If I were to write a non-fiction book it would probably be a philosophical treatise. I’ve thirty years of thoughts, aphorisms, dreams and observations written, first in notebooks, then later in computer files, just waiting for me to be foolish enough to try to pull it into some coherent form. Still, given my odd take on most things, without the recognizable characters and narrative flourishes, I don’t know who would ever want to read it.
Do you ever suffer from writer’s block? If so, how do you get around it?
I don’t think poets get writer’s block, at least I don’t. That’s for diligent, disciplined and paid writers. We poets work mostly on inspiration, not perspiration. Since being a poet, for me, is a lifestyle choice as well as a vocation, I can merely live when I don’t feel like writing and that becomes my work too.
Would you like to write a short poem for us?
Only if you’d like to do the rest of the interview for me. Seriously, I couldn’t, even if I wanted to. After all these years, and hundreds and hundreds of poems, I can’t write poetry on demand. Maybe there are some prodigies or savants or prodigious craftspeople who can, and make it more than schlock, but not me. What I can do is share a short poem with you that I wrote for a poet friend. He’s an extreme minimalist in his writing, and one day decided it would be fun to take a poem of mine and cut it to the bone then share it with everyone. It was his subtle way of chiding me for being grandiose and verbose, two sins I’m particularly guilty of, by the way. So, I published a short, two stanza rhyming note for all to see addressing him as “Pith-master”- it went like this:
Pith–master must you take my vines
and rend them down to juice and rinds?
skimming off the vintage hue for whom
a thimble full will do?
Pith–master, Pith–master, such a wine
is only for the serpentine
Pith–master, Pith–master, such a hue
is for those pithy piths like you!
If you could be invisible for a day, what would you do?
Imagine what any thirteen-year-old boy would do. I would do worse.
What are the most important traits you look for in a friend?
Never really thought about it. Don’t pick my friends, my heart does. Once that happens, for good or ill, they’re friends. Some stay, some leave, some return. For the most part, I stay the same.
Care to brag about your family?
Always. It all starts, revolves around, and ends with my wife, Kelly, a very remarkable woman. Graduated from Hampshire College in Massachusetts having studied journalism and worked at the Soho Weekly News for a while in NYC. She was accepted to the Medill School of Journalism at Northwestern University, a very prestigious institution, but threw the opportunity away to sing in an ‘80’s rock band called Lipstick. She’s a tall leggy blonde of Danish descent and the pictures of her onstage from that time, with her platinum eighties hair, all decked out in black leather, are stunning. When the band broke up after a few productive years, she decided she’d like to run restaurants and without any training made a career of it, first in upscale urban ones (the kind that serve three raviolis with a lot of attitude and charge you twenty bucks) then later in mega-chain businesses. Frankly, the fact that she married me at all and has put up with me for all this time speaks volumes about the powers of the heart to cloud good judgment.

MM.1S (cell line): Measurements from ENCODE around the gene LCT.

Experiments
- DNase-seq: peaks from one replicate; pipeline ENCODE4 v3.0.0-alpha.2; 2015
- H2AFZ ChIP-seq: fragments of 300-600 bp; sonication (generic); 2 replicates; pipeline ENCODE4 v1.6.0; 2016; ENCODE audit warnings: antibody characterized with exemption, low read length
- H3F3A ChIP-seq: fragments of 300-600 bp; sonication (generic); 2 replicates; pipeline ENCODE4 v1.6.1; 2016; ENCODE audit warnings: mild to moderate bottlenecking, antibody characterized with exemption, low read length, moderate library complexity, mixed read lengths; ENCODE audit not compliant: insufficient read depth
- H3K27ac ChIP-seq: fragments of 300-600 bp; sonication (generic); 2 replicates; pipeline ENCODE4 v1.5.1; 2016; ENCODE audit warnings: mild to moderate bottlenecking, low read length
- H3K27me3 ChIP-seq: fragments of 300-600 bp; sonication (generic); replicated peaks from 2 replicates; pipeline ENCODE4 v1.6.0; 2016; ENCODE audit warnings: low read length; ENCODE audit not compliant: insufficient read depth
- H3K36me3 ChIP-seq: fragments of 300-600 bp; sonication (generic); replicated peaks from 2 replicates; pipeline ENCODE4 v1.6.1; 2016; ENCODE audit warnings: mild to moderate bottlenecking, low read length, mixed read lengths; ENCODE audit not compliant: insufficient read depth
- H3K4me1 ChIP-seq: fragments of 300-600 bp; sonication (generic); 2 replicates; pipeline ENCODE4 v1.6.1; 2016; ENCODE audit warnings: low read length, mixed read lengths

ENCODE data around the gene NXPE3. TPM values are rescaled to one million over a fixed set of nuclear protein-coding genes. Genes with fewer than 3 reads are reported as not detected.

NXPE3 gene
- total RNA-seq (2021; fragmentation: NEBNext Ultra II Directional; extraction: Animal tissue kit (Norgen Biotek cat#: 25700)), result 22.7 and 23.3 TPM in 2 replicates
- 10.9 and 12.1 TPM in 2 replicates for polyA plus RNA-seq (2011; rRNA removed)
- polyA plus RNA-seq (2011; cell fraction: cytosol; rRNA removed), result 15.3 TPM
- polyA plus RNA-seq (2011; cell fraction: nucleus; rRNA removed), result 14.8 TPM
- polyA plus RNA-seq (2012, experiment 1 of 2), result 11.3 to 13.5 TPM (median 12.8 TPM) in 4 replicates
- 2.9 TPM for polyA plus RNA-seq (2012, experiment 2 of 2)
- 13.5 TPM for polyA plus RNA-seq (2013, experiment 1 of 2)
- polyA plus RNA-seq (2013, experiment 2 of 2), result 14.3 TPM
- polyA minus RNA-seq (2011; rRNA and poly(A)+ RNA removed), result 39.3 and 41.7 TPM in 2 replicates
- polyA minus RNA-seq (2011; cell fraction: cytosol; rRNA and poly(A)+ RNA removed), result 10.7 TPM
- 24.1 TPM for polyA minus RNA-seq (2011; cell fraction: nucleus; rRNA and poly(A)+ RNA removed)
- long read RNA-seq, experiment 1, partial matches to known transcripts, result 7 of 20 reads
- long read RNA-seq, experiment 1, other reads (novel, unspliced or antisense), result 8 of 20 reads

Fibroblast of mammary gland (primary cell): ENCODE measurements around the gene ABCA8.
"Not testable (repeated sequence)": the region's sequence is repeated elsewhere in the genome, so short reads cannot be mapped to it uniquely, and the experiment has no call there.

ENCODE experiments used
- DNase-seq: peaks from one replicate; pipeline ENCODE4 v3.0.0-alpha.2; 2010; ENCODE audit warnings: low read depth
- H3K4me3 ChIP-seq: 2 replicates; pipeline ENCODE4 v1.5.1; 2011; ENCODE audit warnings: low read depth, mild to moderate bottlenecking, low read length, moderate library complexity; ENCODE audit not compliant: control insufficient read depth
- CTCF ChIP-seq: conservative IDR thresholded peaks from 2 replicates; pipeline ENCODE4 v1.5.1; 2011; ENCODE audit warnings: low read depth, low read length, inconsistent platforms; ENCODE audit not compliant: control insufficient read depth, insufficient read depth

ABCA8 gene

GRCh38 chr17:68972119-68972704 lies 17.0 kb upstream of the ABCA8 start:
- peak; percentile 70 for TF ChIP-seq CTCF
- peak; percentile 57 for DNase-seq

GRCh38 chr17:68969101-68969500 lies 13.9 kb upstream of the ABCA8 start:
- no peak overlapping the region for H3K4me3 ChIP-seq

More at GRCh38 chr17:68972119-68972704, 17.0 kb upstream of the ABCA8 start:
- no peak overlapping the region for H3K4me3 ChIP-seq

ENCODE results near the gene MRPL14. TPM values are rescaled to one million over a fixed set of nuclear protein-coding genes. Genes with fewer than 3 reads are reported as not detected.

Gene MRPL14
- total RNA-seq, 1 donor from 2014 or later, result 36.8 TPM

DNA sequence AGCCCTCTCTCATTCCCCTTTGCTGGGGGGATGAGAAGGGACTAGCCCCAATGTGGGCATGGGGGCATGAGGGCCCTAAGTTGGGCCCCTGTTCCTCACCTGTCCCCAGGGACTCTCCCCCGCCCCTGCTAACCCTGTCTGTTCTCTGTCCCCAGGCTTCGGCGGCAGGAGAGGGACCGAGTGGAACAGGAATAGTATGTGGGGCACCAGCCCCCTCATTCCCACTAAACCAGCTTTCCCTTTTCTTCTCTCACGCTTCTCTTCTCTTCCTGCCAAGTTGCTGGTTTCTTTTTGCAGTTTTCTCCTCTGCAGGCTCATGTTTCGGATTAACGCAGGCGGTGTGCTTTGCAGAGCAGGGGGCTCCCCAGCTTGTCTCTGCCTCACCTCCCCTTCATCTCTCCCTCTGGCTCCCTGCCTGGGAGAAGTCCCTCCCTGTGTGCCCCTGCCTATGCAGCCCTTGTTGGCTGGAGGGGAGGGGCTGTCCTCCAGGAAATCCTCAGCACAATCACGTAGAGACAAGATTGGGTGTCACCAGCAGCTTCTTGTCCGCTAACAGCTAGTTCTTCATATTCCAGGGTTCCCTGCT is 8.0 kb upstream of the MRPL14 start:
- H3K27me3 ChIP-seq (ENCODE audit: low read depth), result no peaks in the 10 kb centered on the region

We have three wonderful kids together, well not kids anymore, I guess. Our son Sean is twenty-three and an aspiring young writer, despite the fact that I tried to talk him out of it on numerous occasions. He has a big heart, a wonderful intellect and imagination and is developing real chops. Our daughter Erin is Twenty-one. She’s a makeup artist and a striking alternative model complete with dreads and piercings. We’re very proud of her. And then there’s our youngest son, Erik, who’s still in high school. As smart as a whip and a really decent young man. Can’t wait to see what path he chooses.
If you could have one skill that you don’t currently have, what would it be?
Two come instantly to mind. I’d love to be able to paint, and not just for the nude models. Like to do landscapes and evocative paintings too. If not that, I’d want to be a composer of classical music, maybe show tunes as well. Since I quickly discovered as a young man, in my pursuit of both, that talent was required, I’ve had to settle for being a music and art lover.
What’s your favorite film of all times? Favorite book?
Both are hard for me to choose. There are too many. If I were forced to say, I’d have to go with The Godfather and Tolkien’s Lord of the Rings. Citizen Kane, Gone with the Wind, Casablanca on the movie side and Shakespeare’s collected plays and poems, Catcher in the Rye and To Kill a Mockingbird on the books side are close behind them, along with many, many others.
Do you have any guilty pleasures?
I love anime. Love the art and think the storytelling, often very Japanese in nature with long story arcs and character development, is marvelous. There are a few I’ve seen that I wouldn’t want to broadcast, but mostly watch the more serious adult themed and historical fare.
What are three things you think we can all do to make the world a better place?
Am a bad one to ask this question. Am more cold and philosophical than hot and fervent when it comes to changing a world (if by that you mean us, human nature) that history and all the wisdom traditions seem to fundamentally agree, changes very little from era to era. But, I could be wrong. I’m only a poet, which makes me basically a walking heart. I try to change the world every day by changing my world, by loving what I do, who I meet and being as vital and decent as I can be. I’ll leave spirit perfecting, governing and crusading to those talented at such things, and wish them well. I would love to be proven wrong in this.